In every one of our motor vehicle accident cases one of the fundamental questions that must be answered is, “Who was at fault?” Usually, any case accident analysis would typically point to one of the operators of the vehicles involved in the accident. That paradigm has now changed. The recent involvement of both Tesla and Uber self-driving cars in fatal accidents have stimulated open debate about the safety and long term viability of autonomous vehicles. An obvious question to ask is how well do self-driving vehicles compare to those operated by humans? Are the present generation of self-driving vehicles really “safer” to operate than conventional operated motor vehicles? Is this the right question to ask?
First some context. The Insurance Institution for Highway Safety reported that 37,461 people died in motor vehicle accidents in 2016. That is a 5 percent increase in the overall per capita death rate when compared to the rate in 2015.
The facts are clear, driving a motor vehicle is dangerous. People are poorly designed for the unusual combination of skills safe motor vehicle operation now requires: continuous focus on an ever-increasing number of audio and visual inputs to which a driver is now subjected to and close attention to detail combined with repetitive, prolonged and often boring limited physical activity. The result is a growing number of motor vehicle accidents caused by distracted, inattentive or impaired driving. Driving a motor vehicle is unlike many of the activities that we have now become used to and too often take for granted- – continually browsing the internet or using a cell phone. These activities are now being performed by the operators of motor vehicles leading too often to horrific accidents. It’s no wonder many dream of a day when we can sit back and relax and let the computer take over. Or do we?
Self-driving cars now present a different set of problems. While human drivers have short attention spans, slow reaction times and, sometimes, good situational awareness; artificial intelligence (AI) computers have infinite attention spans, fast reaction times and poor situational awareness. The Uber crash footage depicts these presumed “advantages” both graphically and tragically.
So, is there a middle ground? Are there technology solutions on the horizon that can improve the safety of human drivers without the dangers of the current generation of autonomous vehicles? Currently, there are a number of solutions that are designed to assist humans with the task of driving a car. Among the many solutions are autonomous emergency braking and steering (AEB/AES) and camera-based driver monitoring systems. These and similar technologies are designed to assist drivers and reduce the likelihood of common human errors. These technologies are also significantly less expensive than the cost of completely autonomous vehicles.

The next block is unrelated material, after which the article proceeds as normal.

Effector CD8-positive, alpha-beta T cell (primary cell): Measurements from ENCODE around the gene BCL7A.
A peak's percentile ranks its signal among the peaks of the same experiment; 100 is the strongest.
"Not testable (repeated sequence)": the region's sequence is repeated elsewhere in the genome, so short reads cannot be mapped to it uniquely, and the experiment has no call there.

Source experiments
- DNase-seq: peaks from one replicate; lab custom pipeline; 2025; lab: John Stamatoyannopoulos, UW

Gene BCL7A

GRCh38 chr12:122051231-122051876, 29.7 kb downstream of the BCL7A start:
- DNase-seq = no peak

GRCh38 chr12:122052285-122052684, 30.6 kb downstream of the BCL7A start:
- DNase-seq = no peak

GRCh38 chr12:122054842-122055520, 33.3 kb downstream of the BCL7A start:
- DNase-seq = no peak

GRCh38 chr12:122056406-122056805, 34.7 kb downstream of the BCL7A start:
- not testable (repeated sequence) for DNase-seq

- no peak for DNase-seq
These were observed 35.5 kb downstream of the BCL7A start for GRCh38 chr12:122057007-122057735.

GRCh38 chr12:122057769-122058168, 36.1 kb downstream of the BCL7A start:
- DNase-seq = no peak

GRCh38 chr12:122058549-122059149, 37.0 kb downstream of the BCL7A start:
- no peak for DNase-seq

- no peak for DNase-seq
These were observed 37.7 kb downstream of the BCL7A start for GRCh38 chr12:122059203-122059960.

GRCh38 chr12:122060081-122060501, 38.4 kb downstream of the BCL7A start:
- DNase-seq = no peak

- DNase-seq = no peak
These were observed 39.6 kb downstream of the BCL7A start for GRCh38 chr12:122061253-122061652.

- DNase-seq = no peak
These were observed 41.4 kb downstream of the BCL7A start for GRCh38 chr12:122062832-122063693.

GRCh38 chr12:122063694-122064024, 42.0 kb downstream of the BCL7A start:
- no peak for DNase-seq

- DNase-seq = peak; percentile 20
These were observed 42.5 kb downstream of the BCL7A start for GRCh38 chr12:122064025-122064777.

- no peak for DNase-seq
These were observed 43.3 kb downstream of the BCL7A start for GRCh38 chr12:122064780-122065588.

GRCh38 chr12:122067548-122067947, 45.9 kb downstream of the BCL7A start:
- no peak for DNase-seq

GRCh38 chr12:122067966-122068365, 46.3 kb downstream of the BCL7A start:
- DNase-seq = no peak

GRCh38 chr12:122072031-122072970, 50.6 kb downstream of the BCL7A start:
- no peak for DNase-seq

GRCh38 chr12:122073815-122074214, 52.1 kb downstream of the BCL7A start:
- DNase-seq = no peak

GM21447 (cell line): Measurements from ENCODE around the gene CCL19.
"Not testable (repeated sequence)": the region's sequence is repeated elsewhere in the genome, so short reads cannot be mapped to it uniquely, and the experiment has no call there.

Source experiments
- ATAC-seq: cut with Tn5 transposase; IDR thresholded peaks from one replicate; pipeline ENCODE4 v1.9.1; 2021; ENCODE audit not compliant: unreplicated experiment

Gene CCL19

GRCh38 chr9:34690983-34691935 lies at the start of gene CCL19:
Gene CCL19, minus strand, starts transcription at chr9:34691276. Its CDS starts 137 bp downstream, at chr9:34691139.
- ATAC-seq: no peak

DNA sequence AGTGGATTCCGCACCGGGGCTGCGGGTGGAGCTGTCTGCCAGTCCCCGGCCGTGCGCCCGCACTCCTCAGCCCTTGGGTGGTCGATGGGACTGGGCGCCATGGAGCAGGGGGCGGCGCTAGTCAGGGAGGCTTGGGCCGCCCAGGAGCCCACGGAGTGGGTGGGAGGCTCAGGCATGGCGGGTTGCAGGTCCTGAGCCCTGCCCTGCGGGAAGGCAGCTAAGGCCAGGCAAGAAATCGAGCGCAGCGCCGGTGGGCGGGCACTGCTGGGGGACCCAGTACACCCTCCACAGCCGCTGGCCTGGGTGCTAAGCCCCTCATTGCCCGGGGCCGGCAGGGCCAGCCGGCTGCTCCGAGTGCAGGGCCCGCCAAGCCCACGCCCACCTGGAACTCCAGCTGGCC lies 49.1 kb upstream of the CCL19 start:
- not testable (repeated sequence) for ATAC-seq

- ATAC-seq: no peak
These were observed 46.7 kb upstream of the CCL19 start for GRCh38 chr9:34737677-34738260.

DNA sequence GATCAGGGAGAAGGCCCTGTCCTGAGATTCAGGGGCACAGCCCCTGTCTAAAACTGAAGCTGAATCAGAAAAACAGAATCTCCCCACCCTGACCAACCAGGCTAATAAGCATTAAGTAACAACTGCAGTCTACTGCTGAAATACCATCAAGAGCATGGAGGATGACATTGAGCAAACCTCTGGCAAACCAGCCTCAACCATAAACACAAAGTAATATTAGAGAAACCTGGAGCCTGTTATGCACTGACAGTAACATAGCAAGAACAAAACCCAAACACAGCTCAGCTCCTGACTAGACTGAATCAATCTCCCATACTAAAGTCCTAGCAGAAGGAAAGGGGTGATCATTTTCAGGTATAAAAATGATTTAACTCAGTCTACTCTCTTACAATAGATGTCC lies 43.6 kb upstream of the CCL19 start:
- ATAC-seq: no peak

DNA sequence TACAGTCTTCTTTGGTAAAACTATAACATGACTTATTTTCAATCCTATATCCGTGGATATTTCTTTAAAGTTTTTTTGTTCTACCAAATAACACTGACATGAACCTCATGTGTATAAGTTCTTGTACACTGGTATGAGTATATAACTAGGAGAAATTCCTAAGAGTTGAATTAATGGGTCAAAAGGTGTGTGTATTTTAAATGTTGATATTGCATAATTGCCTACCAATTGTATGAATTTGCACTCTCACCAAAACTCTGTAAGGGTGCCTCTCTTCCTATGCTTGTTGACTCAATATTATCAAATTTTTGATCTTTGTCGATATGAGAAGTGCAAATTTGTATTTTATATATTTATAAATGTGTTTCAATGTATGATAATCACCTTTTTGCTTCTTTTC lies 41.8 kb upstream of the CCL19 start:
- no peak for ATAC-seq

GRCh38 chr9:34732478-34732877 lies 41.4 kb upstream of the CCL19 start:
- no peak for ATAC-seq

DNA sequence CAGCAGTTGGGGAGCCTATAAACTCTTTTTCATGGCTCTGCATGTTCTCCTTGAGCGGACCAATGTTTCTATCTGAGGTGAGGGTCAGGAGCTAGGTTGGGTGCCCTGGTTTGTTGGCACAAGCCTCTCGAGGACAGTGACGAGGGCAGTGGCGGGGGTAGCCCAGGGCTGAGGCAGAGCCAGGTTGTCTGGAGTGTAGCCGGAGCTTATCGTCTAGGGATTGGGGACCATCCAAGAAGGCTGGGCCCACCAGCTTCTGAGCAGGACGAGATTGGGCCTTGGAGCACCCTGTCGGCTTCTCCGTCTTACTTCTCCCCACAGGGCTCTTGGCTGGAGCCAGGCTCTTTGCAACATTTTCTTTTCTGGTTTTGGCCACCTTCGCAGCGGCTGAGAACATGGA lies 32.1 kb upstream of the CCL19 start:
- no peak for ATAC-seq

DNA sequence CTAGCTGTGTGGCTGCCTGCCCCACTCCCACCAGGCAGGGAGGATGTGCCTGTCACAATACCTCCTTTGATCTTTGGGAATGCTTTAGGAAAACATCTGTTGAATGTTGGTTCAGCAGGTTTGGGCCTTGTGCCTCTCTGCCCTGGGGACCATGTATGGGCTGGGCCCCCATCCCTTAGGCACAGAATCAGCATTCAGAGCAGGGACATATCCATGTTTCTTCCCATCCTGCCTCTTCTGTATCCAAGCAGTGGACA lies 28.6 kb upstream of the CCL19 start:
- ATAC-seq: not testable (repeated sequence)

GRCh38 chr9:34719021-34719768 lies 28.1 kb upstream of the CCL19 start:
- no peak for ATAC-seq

We have already entered the next wave of automotive innovation. The safety of motor vehicles has increased steadily over the last 40 years with the rate of crash deaths per 100,000 people in 2016 being about half what it was in 1975 and number of crash deaths per 100 million miles traveled declining from 3.35 to 1.18. These improvements in safety have largely been due to the improvements in motor vehicle design. Unfortunately, with ever more technologically complex vehicles being operated on our highways, the abilities and behavior of motor vehicle operators has not correspondingly improved.
The next wave of innovation will be a revolution in the use of technology designed to assist motor vehicle operators. Many driver assist and warning solutions are already on the market with implementation and use growing particularly in commercial vehicles and luxury cars. Soon we will see this new wave of driver assistance technology become common place throughout the automotive industry.
Along with these innovations will come a whole new set of legal and social questions and issues. With assisted and automated driving on the rise who will be to blame when accidents occur? How will motor vehicle accidents be investigated? By the police or by a computer geek? Who will be to blame if the cause of an accident is found to be a software bug or hardware hiccup? The car manufacturer, the software company or the vehicle dealership that failed to update the software? Won’t every at fault operator of an autonomously driven motor vehicle now blame some glitch in the “driverless” operation of vehicle as causing the accident? When and under what circumstances will the operator of an autonomously driven motor vehicle be expected to reassume direct control and operation of the vehicle? These are just a few of the questions that will arise in the legal evaluation of every motor vehicle accident case involving vehicles with driver assist technologies.